Combine that with payments, passes, transit and loyalty and a smattering of predictive features provided by the more powerful processor in your phone and you have a 50-gallon drum of smooth juice. And most of these interactions require nothing more than a handful of Bluetooth LE-capable devices and/or beacons. It’s not far-future, it’s near-future.
This doesn’t even touch on the potential that the Watch has to act as an X-ray device for our bodies, alerting us to health issues before they become serious. A few months ago I monitored a loved one’s heart episode live with the Watch as it happened, and it provided a far more continuous and active view of what was happening (a trained nurse was on site, and we were ready to take appropriate action).
It’s no coincidence that Apple demoed a real-time heart rate monitor onstage. Apps like Cardiogramand AirStrip’s Sense4Baby — this is powerful stuff. Being given access to near-medical-grade health monitoring enables people to speak the language of their bodies. It’s already begun saving lives.
WatchOS 2’s expanded HomeKit and Siri support are a good start. A bunch of new HomeKit devices hitting the ground soon will enable many of these things, and native apps are now capable of real-time communication with those devices and your phone.
In this, the mother of all integration plays, Apple’s nature works both for and against it. The tight integration of hardware and software so crucial to its operating policies give it a head start. Google has provided and will continue to provide many of these tools to its developers and hardware partners, but only small subsets of its hundreds of millions of users will have all of the required hardware and software bits to make it work out of the box. This is neither good nor evil (I don’t care about the platform wars and believe that the more options we have the better). It just is.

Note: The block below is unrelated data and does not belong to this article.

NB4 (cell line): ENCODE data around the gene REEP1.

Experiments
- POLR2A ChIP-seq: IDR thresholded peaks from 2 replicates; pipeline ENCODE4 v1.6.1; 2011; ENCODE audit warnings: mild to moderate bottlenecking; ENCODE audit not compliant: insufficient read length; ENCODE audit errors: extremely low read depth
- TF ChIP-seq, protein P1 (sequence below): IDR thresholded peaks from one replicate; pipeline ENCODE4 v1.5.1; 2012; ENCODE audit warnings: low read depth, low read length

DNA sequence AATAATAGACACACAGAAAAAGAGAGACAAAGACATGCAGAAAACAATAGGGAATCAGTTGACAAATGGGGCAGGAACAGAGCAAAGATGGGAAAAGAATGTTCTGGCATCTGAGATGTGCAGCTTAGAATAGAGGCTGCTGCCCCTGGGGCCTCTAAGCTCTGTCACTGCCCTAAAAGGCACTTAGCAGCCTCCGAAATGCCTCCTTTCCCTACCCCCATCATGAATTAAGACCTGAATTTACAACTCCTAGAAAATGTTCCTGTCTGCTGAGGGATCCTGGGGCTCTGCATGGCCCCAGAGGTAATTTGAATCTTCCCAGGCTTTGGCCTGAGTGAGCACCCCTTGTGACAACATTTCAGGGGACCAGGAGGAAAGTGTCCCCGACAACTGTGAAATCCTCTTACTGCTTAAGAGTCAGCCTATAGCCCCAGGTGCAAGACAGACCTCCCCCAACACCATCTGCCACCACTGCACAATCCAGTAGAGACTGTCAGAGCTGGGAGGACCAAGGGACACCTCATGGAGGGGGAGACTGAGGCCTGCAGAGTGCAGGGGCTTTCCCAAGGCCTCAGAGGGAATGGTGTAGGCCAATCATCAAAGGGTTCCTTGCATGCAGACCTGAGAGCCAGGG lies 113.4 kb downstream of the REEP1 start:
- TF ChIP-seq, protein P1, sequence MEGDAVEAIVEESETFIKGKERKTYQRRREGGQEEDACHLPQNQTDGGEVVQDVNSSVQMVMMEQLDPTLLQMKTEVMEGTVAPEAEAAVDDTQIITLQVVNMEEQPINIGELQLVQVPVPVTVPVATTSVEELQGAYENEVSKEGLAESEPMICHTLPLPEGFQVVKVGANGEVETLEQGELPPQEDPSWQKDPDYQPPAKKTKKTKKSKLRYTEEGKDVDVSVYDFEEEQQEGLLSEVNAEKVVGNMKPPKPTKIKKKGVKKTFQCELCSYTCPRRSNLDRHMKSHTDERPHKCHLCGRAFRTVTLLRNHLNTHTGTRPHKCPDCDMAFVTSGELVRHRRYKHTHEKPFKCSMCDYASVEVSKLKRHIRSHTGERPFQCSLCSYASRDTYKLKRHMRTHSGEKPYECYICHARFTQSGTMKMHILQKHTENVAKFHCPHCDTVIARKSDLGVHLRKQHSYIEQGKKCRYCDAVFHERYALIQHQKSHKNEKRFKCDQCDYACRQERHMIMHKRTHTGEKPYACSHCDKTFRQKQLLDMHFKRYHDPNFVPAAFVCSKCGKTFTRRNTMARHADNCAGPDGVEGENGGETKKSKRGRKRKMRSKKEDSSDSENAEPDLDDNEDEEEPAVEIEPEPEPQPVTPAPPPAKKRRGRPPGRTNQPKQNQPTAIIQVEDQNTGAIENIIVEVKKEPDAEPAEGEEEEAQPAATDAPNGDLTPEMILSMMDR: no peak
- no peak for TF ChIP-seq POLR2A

But just as Apple’s tight handle on hardware and software give it an edge when rolling out integrated systems, it also creates barriers to making this kind of future happen. A large part of this working out relies on third-party adoption of Apple’s protocols like HomeKit. The company has already run into issues getting manufacturers to turn out new products because it requires specialized chips that support heavier-than-average encryption. This is welcome — the world of home automation is notoriously crap when it comes to security, it’s the Wild West out there. But it also demonstrates Apple’s hard-line stance when it comes to outside hardware.
For all of Apple’s protocols and chatter about HomeKit and its hundreds of millions of compatible devices being actively used by customers, those third parties don’t get a seat at the design table. They’re not invited to contribute to the design of Apple’s systems or hardware in any way. Once again, I’m not passing judgment; it just is what it is.
If Apple is able to crack that nut, and convince partners and consumers that it has the keys to making this kind of world a reality, then the Apple Watch is just the beginning of a lower-friction and more contextually aware future. And watchOS 2 is giving us our first real glimpse inside.